Where do you see the fashion industry going?
I definitely think mass customization is the way of the future. We are going to be able to order garments that fit our bodies perfectly, at no extra cost.
What do you think up and coming designers need to learn today?
How to make a living doing what they love. You can’t survive as a designer if you aren’t selling your product. The goal of a designer is to solve problems. If you aren’t solving the problem of how to make a living, then you aren’t really designing.
Can you share with me the difficulties you have that you think young designers don’t know?
I don’t think young designers realize how tenacious you need to be to survive. You can’t expect to work a 40 hour work week and be done with it. When you start your own line, you are working all the time. You have to always be thinking ahead and strategizing about your next step. It’s also really important to be organized and to make sure you aren’t spinning your wheels unnecessarily. Time is money!
Do you think your design training prepared you to be an independent designer? Why or why not?
I got a great education, and I learned how to make my deadlines and how to present myself and my work with the utmost professionalism. My education definitely laid the groundwork for my career, but I had to fight my way through using trial and error. I’ve probably made every mistake in the book when it comes to starting my own line, but these mistakes made me stronger and more knowledgeable. I’m at the point now where I have established my brand and my aesthetic. I know who I am and where I want to take this brand.
Who or what has gotten you through tough times?
The tough times are constant. Every time I want to give up, I have a breakthrough. I also have this amazing community of Philadelphia designers around me, and we all lift each other up. We have a great co-op called US*U.S. where we work together and sell our clothing. And of course, I have my family and my husband who keep me going.
What is your inspiration?
I’m inspired by print design, color, and a garment’s proportion.
What was a turning point in your career?
Probably when I quit my day job. When you don’t have a paycheck coming in, you hustle much harder. Fear of failure is what gets me up in the morning. I have made a decision to take this difficult career path, and I need to make sure I don’t let down the people who believe in me. Most of all, I can’t let myself down!
What gets you in the studio every day?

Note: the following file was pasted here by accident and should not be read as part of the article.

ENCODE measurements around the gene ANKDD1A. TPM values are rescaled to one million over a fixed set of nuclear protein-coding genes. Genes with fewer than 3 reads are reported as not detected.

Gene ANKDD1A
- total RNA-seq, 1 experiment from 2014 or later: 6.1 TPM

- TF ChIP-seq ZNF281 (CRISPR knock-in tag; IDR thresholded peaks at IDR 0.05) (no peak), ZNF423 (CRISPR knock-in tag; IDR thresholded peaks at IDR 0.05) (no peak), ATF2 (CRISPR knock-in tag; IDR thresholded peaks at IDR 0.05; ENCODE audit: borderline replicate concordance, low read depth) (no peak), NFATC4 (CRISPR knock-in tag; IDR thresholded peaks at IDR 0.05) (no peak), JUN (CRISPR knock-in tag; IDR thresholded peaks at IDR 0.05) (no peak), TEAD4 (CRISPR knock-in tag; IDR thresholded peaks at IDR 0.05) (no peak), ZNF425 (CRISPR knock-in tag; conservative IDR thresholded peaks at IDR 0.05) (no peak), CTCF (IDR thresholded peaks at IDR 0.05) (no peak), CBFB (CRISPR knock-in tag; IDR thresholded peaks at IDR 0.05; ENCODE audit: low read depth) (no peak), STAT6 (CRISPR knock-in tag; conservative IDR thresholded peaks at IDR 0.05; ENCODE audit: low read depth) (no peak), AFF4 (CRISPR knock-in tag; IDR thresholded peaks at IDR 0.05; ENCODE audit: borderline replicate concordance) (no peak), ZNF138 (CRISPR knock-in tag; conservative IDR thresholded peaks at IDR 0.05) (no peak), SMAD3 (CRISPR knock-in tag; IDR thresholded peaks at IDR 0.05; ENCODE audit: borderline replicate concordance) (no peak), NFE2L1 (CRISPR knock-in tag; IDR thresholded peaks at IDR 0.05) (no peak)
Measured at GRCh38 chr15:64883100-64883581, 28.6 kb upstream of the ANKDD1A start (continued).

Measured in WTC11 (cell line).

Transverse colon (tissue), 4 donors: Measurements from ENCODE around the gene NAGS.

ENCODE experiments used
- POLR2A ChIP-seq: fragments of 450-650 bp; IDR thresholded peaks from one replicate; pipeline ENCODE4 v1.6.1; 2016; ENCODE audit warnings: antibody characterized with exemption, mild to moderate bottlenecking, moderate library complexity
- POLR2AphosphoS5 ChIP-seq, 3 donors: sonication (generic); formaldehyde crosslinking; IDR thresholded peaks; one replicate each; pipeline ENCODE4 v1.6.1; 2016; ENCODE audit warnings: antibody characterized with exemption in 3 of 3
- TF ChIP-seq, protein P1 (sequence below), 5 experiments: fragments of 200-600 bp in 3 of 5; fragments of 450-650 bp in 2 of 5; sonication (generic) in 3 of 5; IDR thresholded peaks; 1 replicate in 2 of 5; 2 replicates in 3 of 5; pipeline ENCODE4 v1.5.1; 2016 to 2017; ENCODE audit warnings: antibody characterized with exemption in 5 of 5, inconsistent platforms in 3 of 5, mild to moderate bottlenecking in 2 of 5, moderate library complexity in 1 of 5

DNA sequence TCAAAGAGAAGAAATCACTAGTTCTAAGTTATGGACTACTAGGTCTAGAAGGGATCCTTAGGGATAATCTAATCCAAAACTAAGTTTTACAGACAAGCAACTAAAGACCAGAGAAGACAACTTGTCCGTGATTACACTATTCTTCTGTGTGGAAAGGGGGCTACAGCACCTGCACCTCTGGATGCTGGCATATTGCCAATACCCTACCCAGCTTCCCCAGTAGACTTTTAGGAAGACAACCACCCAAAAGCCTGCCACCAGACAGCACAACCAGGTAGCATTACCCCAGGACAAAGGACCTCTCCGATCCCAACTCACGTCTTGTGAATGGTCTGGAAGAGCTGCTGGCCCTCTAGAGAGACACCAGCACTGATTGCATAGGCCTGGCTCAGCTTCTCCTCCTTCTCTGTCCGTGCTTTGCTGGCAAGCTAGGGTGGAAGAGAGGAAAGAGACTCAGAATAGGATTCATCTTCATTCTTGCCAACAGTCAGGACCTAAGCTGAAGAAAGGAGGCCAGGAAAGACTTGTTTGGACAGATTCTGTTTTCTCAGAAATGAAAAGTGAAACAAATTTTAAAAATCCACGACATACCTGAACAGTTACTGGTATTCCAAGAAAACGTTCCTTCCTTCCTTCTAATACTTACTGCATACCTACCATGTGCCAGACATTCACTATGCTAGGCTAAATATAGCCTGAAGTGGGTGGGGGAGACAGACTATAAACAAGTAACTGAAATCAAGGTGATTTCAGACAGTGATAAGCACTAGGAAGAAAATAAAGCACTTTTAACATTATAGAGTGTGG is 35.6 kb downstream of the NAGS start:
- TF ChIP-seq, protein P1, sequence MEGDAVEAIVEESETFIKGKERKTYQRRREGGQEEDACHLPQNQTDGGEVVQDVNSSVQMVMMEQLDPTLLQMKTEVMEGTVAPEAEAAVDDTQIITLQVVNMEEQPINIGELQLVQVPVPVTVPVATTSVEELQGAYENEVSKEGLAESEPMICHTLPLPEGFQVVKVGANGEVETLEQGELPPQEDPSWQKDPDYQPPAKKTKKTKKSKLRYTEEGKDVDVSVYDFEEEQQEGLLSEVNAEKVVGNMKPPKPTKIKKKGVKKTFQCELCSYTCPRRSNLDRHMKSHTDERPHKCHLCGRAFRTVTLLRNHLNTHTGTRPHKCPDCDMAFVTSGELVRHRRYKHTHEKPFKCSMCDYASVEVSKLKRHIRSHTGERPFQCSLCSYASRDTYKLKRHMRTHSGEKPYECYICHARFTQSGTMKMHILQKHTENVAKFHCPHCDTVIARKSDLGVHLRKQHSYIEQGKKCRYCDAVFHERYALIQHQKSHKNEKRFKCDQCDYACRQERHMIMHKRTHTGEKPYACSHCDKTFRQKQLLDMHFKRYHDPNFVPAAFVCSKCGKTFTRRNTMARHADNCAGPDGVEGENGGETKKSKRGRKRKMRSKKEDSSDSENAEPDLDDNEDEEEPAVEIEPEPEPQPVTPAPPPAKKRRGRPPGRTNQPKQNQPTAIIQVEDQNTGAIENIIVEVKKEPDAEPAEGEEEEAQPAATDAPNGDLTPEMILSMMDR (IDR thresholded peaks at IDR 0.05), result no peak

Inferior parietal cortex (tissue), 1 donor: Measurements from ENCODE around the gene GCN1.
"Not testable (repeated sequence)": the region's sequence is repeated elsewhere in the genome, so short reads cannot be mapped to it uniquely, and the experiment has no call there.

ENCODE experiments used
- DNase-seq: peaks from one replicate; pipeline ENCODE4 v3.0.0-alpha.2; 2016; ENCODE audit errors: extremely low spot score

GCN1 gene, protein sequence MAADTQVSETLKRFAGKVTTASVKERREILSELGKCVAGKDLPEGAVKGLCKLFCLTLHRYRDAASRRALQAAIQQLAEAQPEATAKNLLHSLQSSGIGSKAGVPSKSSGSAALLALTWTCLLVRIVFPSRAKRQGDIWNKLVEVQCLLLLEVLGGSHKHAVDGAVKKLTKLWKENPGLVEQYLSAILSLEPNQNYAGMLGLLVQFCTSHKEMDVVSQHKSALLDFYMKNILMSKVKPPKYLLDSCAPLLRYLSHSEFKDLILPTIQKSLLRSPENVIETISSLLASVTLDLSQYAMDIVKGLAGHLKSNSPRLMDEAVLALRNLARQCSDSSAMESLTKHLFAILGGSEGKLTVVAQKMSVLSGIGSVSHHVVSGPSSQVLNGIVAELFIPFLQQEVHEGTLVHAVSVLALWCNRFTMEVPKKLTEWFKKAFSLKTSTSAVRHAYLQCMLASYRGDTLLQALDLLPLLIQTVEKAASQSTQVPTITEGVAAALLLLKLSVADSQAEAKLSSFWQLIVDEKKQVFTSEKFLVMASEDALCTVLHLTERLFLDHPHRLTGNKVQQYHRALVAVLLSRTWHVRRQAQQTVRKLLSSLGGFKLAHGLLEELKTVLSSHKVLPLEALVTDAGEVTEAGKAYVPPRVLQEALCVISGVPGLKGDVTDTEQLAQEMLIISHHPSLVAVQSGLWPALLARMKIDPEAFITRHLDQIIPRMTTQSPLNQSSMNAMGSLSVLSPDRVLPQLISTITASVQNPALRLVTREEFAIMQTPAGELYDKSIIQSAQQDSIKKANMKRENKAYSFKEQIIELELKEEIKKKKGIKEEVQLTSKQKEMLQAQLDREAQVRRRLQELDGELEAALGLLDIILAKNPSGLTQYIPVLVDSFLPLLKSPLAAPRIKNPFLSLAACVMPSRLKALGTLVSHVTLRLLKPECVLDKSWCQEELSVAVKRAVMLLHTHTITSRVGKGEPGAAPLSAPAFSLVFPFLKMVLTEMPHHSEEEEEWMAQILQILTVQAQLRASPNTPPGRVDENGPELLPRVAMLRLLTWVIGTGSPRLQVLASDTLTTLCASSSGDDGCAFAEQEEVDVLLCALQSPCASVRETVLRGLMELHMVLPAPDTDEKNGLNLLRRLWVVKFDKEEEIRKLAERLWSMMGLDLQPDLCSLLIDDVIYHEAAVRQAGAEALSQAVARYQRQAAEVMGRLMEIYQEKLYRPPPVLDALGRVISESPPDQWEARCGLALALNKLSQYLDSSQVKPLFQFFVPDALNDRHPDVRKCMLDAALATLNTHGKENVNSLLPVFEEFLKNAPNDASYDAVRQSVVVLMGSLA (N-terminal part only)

I strive to be a responsible business woman. I want to make my deadlines and be on top of my emails. I have all these great new boutique accounts, and I want to make sure that these are lone-term relationships. I want them to know that they can count on me to deliver!
What’s your favorite part of designing/being a designer?
I love clothing. I used to lay awake at night as a child and dream up clothing that I wish I had. I love seeing these dreams come to life, and it makes me giddy to see people wearing my designs. I can’t contain myself. I want to Lobo Mau-ify the world!
What’s your least favorite part?
Hemorrhaging money. Being an independent designer is SO expensive. Everything I make just goes right back out again. I have to pay for fabric, fabric printing, manufacturing, parking, photoshoots, models, graphic designers, printing etc.
How would you define your style?
Fresh, edgy, chic.
What fabrics, colors, silhouettes do you work with?
I only work with jersey knit fabrics. It makes sizing so much easier. I choose really simple shapes and usually a-line silhouettes. I like to hide and show the body.
When you sit down to design each collection, what do you do?
First I choose colors, then we choose the print. Next I begin drawing. Once the fabric is printed, I begin making the pieces I’m absolutely sure about. Usually the collection begins to develop based on these finished pieces. I really try to merchandise each collection so that pieces can all be mixed up and worn together. I think a lot about how my buyers will view the collection. I want to give them diversity with the pieces.
What is your favorite way to draw/sketch? What do you use?
I have a 8”x11” sketchbook that I carry around with me. I like to continuously draw and redraw the pieces until I get them right in the context of the collection.
Thank you for your time Nicole! I wish you all the luck in the world!